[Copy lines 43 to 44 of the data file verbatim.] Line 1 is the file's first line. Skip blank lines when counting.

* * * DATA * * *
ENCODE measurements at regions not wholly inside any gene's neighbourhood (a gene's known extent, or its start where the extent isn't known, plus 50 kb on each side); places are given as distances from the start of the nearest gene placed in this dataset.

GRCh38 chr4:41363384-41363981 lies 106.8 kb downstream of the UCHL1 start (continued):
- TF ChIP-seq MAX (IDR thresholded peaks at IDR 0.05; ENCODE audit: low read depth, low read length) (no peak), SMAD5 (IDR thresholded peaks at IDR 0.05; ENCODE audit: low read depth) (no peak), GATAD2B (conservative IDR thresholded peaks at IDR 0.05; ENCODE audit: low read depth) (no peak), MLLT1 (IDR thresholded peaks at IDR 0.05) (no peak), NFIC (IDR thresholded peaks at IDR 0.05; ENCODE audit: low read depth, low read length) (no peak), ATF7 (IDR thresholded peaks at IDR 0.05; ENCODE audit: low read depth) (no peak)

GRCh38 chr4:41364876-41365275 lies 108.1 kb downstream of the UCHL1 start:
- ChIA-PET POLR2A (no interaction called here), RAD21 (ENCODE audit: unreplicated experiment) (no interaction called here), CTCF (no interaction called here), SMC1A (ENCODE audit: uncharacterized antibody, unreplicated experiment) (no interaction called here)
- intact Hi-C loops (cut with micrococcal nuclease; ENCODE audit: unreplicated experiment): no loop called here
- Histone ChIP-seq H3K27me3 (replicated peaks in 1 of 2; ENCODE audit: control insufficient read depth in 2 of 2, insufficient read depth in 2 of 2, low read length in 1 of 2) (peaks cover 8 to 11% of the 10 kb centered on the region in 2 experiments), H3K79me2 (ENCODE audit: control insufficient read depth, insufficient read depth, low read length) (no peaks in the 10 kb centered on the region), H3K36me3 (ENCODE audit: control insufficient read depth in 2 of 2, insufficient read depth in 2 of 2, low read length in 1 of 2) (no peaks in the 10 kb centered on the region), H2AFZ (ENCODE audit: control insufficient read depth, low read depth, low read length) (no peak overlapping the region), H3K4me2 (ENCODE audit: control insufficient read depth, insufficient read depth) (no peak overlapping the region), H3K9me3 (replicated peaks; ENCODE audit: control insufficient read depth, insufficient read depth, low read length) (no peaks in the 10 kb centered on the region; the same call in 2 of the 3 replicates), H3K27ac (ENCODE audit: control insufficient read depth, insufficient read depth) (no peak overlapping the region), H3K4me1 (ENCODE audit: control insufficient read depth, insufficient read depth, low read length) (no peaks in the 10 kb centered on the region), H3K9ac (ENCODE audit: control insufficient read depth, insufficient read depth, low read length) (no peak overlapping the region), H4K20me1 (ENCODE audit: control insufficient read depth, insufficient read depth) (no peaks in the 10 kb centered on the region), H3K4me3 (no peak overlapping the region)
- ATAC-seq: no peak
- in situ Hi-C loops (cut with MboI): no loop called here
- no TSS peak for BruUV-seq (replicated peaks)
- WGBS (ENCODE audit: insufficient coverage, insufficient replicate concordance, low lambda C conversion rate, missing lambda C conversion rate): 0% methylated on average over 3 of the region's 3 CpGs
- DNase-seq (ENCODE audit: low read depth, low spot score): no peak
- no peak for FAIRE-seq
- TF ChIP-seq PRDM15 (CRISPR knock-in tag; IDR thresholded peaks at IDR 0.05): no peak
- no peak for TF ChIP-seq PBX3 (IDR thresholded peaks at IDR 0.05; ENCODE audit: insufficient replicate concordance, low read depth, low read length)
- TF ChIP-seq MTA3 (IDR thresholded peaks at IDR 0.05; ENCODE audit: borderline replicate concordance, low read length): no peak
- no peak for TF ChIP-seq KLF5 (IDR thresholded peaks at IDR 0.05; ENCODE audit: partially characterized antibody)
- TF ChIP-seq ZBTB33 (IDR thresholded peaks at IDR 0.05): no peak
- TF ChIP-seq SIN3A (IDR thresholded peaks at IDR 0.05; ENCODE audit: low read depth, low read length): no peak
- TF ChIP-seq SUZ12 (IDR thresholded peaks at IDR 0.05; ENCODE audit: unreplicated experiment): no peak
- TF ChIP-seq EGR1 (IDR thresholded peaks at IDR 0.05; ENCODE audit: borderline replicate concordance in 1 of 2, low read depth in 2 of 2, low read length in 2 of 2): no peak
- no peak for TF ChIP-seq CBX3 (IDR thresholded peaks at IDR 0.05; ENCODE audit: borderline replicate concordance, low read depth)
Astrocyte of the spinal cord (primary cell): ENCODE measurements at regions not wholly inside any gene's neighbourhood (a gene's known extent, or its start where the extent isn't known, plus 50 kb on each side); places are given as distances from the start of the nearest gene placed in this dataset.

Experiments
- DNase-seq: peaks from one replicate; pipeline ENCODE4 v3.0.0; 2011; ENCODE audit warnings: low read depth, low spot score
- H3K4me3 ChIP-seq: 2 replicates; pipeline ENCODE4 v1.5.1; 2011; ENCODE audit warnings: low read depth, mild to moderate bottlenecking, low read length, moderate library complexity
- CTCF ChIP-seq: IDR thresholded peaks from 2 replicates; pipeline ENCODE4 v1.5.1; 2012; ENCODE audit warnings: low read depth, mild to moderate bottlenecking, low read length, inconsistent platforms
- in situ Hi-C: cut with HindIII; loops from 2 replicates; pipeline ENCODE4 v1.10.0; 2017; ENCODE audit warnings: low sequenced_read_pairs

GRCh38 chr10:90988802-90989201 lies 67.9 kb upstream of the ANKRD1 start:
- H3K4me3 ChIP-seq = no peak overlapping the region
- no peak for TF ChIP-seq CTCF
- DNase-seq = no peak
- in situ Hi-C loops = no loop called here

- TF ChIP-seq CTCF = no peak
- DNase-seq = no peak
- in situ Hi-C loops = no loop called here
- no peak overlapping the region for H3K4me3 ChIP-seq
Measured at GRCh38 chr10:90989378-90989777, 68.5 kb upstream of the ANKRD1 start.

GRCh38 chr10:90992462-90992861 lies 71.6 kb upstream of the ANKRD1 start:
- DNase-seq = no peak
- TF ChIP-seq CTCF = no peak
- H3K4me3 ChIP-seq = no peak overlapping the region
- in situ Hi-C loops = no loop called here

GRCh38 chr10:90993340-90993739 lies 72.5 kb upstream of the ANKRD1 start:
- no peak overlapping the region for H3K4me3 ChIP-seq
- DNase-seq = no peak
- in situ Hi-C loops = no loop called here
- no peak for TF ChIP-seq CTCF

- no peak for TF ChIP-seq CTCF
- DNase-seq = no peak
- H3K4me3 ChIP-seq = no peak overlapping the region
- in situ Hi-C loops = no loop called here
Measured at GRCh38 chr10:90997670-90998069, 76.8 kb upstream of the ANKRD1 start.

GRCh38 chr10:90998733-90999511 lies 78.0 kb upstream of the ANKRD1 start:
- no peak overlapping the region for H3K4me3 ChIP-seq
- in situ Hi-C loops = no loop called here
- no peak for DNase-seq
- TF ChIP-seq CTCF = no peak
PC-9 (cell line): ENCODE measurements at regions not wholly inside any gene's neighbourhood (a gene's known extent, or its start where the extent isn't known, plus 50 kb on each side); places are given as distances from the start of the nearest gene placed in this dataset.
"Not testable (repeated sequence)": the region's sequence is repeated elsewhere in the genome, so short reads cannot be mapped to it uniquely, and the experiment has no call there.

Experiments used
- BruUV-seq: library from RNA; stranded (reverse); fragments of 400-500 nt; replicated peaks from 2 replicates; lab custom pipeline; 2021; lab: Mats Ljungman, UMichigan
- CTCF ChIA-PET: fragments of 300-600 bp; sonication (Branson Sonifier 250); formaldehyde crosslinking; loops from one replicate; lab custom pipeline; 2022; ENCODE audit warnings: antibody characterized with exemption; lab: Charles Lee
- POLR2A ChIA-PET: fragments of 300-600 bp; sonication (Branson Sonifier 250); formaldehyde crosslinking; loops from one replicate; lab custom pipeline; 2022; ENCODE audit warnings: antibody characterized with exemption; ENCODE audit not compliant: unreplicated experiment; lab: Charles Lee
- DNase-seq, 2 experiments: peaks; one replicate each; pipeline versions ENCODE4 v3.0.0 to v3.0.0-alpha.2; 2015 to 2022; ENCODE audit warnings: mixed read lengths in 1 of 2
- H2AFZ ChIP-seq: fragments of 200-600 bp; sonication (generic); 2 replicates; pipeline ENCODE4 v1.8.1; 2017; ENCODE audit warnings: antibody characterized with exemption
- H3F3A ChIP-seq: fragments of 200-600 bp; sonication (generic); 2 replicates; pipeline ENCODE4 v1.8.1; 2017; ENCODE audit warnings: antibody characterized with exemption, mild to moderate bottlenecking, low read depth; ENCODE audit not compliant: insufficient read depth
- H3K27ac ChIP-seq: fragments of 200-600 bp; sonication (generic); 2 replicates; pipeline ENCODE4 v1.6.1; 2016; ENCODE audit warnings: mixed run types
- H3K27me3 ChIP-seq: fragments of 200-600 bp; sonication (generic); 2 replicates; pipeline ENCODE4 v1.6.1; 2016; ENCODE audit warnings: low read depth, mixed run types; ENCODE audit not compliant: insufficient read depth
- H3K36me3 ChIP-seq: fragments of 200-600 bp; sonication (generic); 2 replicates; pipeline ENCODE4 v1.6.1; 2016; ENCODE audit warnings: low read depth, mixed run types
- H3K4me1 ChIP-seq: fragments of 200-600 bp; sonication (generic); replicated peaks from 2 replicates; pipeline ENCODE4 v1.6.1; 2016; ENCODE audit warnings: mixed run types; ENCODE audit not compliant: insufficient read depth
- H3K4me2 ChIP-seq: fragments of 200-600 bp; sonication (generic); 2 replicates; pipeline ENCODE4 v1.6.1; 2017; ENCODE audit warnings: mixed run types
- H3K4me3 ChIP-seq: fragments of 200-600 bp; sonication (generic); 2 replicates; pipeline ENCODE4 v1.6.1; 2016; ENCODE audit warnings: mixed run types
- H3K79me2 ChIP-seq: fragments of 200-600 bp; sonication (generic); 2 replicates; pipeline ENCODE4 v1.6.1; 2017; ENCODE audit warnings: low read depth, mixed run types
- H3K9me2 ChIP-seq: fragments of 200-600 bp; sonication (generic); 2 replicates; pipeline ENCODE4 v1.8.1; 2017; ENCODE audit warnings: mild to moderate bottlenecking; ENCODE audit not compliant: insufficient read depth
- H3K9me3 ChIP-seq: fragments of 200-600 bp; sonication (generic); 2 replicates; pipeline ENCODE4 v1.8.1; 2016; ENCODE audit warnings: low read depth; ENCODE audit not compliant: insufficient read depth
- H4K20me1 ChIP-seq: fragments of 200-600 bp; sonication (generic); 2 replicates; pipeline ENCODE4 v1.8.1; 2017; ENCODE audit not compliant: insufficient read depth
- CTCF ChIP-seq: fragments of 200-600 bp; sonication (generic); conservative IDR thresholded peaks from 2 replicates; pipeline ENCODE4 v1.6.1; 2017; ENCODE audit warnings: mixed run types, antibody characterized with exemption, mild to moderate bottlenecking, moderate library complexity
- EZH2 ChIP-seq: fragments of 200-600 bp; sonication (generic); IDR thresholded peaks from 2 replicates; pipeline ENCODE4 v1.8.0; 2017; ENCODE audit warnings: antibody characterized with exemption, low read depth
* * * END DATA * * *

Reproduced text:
- in situ Hi-C loops = no loop called here

GRCh38 chr10:90993340-90993739 lies 72.5 kb upstream of the ANKRD1 start: